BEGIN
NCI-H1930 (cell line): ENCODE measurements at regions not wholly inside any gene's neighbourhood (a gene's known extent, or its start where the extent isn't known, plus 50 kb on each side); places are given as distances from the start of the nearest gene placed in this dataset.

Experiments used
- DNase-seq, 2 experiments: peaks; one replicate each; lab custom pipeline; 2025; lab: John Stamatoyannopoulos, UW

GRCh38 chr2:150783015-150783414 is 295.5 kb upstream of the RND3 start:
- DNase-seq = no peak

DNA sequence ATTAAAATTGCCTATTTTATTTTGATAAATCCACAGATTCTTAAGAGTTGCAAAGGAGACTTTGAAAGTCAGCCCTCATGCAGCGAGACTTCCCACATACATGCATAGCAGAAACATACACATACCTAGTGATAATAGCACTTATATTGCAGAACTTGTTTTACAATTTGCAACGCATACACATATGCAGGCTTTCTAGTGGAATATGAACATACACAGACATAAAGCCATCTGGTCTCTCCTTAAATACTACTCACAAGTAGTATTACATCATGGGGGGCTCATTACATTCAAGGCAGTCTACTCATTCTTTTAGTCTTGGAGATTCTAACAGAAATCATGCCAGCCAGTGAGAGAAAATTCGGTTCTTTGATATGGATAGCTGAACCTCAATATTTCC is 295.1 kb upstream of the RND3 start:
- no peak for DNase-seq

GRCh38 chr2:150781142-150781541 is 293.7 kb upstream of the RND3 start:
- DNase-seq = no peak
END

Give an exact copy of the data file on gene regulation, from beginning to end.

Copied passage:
NCI-H1930 (cell line): ENCODE measurements at regions not wholly inside any gene's neighbourhood (a gene's known extent, or its start where the extent isn't known, plus 50 kb on each side); places are given as distances from the start of the nearest gene placed in this dataset.

Experiments used
- DNase-seq, 2 experiments: peaks; one replicate each; lab custom pipeline; 2025; lab: John Stamatoyannopoulos, UW

GRCh38 chr2:150783015-150783414 is 295.5 kb upstream of the RND3 start:
- DNase-seq = no peak

DNA sequence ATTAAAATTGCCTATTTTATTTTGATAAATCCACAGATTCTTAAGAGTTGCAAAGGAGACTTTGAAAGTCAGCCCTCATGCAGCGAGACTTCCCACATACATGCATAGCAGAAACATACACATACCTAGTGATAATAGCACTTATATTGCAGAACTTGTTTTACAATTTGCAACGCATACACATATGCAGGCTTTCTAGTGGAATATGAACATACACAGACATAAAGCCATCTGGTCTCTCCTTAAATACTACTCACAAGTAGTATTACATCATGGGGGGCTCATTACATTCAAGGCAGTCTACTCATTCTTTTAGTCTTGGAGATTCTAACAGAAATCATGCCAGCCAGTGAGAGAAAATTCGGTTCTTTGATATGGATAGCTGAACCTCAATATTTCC is 295.1 kb upstream of the RND3 start:
- no peak for DNase-seq

GRCh38 chr2:150781142-150781541 is 293.7 kb upstream of the RND3 start:
- DNase-seq = no peak